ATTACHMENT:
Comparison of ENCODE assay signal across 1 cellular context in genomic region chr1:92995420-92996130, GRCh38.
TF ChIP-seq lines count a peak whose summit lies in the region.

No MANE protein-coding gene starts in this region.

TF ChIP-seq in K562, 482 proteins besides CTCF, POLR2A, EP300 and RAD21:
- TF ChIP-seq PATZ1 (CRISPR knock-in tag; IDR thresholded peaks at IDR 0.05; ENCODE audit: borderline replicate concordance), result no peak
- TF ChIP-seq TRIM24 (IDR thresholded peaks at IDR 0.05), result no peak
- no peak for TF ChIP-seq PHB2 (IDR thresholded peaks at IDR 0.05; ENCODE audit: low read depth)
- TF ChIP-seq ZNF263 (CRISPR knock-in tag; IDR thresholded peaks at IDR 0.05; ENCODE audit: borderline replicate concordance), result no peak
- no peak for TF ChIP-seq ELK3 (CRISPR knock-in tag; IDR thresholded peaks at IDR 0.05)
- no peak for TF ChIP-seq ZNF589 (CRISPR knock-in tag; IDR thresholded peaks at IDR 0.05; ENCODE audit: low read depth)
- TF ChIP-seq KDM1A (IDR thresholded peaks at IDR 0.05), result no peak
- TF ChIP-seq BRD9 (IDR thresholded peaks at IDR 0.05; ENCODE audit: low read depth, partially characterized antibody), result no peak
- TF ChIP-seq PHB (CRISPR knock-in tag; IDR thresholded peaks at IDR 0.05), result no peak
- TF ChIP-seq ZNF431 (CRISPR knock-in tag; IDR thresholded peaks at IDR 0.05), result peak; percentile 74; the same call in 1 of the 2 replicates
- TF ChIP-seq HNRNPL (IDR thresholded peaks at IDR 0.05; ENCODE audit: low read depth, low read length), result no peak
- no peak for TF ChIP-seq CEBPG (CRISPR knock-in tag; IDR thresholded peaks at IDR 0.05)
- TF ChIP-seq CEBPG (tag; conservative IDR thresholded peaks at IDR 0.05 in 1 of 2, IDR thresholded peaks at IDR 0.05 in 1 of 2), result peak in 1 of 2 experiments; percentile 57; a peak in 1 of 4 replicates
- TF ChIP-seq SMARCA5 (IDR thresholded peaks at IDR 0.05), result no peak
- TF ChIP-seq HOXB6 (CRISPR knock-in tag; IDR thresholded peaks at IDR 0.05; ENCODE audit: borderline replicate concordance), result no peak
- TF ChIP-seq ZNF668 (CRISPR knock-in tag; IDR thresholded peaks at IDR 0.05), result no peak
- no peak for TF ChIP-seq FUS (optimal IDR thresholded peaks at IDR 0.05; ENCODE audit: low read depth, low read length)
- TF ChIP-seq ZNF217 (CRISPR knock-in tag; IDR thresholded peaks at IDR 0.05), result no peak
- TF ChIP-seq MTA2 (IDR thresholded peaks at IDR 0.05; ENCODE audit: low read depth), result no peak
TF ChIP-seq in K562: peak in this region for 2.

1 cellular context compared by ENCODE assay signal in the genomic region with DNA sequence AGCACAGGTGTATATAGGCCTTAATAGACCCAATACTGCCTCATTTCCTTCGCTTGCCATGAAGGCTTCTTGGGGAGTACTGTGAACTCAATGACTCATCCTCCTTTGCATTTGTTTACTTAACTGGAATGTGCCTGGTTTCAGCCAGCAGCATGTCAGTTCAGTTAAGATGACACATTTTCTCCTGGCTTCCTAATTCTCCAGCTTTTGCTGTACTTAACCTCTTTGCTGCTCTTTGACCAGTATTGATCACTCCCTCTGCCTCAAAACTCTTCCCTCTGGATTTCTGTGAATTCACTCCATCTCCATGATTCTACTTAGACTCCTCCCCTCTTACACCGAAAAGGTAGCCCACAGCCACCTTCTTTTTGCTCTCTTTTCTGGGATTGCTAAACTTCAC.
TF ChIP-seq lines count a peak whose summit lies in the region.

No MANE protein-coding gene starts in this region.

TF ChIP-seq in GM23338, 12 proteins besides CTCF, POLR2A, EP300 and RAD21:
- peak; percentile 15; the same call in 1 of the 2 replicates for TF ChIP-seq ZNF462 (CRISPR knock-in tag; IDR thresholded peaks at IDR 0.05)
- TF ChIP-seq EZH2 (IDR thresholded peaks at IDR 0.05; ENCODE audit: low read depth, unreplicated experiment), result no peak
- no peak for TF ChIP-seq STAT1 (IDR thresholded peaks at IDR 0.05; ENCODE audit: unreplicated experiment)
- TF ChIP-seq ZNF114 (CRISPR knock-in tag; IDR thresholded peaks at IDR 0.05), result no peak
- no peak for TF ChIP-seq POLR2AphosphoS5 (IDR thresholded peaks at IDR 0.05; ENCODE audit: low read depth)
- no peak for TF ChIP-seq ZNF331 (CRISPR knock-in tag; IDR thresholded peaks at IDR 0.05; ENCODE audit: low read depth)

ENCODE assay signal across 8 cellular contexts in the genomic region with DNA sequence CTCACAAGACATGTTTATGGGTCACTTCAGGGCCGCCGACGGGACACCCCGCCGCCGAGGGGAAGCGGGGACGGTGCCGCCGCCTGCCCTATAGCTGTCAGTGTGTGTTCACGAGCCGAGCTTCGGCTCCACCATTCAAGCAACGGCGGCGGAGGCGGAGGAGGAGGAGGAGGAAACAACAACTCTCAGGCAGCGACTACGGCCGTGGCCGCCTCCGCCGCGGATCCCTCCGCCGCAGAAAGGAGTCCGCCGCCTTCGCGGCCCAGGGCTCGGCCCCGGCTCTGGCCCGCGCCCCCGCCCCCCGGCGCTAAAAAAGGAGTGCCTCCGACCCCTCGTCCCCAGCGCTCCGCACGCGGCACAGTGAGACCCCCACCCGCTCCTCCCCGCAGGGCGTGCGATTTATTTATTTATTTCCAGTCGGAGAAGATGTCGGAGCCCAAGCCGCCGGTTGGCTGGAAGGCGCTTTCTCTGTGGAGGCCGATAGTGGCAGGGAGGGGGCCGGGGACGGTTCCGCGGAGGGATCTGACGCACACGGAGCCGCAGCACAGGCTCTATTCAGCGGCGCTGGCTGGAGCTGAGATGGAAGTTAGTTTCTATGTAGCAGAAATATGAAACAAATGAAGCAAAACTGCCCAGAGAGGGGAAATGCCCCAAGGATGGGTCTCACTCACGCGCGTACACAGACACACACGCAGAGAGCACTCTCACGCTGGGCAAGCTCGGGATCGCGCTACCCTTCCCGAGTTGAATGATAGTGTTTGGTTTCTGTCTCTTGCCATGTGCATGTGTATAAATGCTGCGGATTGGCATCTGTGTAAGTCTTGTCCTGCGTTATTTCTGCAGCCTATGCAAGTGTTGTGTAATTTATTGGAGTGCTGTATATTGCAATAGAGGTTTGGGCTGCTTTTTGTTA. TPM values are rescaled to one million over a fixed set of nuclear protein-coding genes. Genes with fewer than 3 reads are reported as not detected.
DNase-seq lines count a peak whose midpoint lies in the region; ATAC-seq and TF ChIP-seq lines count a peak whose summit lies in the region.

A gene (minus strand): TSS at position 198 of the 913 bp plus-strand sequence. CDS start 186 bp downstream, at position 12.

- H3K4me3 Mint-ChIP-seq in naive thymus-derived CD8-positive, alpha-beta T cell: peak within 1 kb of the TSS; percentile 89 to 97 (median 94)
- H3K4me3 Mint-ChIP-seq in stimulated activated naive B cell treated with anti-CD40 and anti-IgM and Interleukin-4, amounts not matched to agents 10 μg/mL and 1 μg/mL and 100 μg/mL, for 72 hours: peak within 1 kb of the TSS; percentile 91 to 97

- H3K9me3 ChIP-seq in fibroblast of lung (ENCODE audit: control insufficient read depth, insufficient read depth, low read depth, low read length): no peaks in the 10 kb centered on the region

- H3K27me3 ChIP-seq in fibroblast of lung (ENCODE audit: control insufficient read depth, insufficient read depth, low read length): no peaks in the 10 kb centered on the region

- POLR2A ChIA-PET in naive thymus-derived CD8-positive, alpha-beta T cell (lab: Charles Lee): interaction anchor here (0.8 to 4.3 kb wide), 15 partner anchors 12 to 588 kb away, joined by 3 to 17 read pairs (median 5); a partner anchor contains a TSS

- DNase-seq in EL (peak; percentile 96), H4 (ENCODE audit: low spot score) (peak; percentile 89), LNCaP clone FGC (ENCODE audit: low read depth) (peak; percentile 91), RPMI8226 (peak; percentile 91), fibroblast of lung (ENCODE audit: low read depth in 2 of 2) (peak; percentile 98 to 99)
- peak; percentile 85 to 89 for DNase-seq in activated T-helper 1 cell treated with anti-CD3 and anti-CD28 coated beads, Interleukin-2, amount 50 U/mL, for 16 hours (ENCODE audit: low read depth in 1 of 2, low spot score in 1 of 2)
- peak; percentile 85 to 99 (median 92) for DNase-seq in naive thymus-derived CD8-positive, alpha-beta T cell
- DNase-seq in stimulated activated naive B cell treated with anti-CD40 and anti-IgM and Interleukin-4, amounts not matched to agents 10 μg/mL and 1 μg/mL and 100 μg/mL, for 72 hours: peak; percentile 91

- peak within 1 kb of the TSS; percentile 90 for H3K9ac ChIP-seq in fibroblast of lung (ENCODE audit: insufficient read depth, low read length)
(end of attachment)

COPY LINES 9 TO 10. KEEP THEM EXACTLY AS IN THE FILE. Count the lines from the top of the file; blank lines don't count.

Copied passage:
- no peak for TF ChIP-seq ELK3 (CRISPR knock-in tag; IDR thresholded peaks at IDR 0.05)
- no peak for TF ChIP-seq ZNF589 (CRISPR knock-in tag; IDR thresholded peaks at IDR 0.05; ENCODE audit: low read depth)